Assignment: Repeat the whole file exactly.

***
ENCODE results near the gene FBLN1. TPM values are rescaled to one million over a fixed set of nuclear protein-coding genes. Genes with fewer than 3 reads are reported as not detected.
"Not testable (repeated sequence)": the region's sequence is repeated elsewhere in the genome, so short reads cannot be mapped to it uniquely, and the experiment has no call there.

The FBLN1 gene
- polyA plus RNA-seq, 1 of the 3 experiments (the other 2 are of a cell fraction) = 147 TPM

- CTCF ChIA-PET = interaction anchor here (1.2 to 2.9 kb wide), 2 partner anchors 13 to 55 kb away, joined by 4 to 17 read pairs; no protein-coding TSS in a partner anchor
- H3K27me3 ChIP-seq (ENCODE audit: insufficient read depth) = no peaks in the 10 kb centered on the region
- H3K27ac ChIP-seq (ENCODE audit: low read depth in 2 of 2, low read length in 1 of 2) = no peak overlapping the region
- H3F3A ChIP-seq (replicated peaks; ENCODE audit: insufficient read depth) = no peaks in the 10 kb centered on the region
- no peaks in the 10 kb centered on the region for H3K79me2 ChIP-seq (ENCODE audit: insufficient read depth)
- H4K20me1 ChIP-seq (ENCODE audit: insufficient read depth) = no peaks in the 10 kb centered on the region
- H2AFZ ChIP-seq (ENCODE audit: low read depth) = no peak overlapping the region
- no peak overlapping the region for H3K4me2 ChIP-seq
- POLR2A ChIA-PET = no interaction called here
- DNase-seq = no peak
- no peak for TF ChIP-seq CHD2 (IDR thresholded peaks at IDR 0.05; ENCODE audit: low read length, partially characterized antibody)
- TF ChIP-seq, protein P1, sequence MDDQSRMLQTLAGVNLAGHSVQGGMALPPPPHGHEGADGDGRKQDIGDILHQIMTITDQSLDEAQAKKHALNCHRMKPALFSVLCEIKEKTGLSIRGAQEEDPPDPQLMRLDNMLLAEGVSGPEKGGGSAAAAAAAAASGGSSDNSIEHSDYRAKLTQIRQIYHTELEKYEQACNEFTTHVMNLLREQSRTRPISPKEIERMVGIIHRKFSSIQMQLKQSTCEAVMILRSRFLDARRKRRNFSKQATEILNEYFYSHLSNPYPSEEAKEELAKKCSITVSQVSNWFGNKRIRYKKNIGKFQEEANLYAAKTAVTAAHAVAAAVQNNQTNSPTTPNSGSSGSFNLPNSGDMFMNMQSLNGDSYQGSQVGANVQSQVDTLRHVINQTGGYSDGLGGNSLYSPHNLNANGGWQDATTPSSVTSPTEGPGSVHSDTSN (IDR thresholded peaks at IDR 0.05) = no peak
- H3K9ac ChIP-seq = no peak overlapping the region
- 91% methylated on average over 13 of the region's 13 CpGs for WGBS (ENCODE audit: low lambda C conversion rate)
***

ENCODE results near the gene FBLN1. TPM values are rescaled to one million over a fixed set of nuclear protein-coding genes. Genes with fewer than 3 reads are reported as not detected.
"Not testable (repeated sequence)": the region's sequence is repeated elsewhere in the genome, so short reads cannot be mapped to it uniquely, and the experiment has no call there.

The FBLN1 gene
- polyA plus RNA-seq, 1 of the 3 experiments (the other 2 are of a cell fraction) = 147 TPM

- CTCF ChIA-PET = interaction anchor here (1.2 to 2.9 kb wide), 2 partner anchors 13 to 55 kb away, joined by 4 to 17 read pairs; no protein-coding TSS in a partner anchor
- H3K27me3 ChIP-seq (ENCODE audit: insufficient read depth) = no peaks in the 10 kb centered on the region
- H3K27ac ChIP-seq (ENCODE audit: low read depth in 2 of 2, low read length in 1 of 2) = no peak overlapping the region
- H3F3A ChIP-seq (replicated peaks; ENCODE audit: insufficient read depth) = no peaks in the 10 kb centered on the region
- no peaks in the 10 kb centered on the region for H3K79me2 ChIP-seq (ENCODE audit: insufficient read depth)
- H4K20me1 ChIP-seq (ENCODE audit: insufficient read depth) = no peaks in the 10 kb centered on the region
- H2AFZ ChIP-seq (ENCODE audit: low read depth) = no peak overlapping the region
- no peak overlapping the region for H3K4me2 ChIP-seq
- POLR2A ChIA-PET = no interaction called here
- DNase-seq = no peak
- no peak for TF ChIP-seq CHD2 (IDR thresholded peaks at IDR 0.05; ENCODE audit: low read length, partially characterized antibody)
- TF ChIP-seq, protein P1, sequence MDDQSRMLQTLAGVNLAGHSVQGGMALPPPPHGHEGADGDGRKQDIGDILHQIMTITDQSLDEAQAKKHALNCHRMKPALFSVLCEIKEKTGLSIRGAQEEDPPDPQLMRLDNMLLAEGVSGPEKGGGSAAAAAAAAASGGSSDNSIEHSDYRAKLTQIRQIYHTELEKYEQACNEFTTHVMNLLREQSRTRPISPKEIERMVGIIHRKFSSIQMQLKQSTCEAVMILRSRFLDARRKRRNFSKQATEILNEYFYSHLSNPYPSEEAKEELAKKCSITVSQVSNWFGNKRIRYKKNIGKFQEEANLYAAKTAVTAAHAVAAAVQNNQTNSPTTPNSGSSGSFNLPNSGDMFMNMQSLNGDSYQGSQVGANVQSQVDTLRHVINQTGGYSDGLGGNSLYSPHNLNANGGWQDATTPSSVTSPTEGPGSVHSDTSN (IDR thresholded peaks at IDR 0.05) = no peak
- H3K9ac ChIP-seq = no peak overlapping the region
- 91% methylated on average over 13 of the region's 13 CpGs for WGBS (ENCODE audit: low lambda C conversion rate)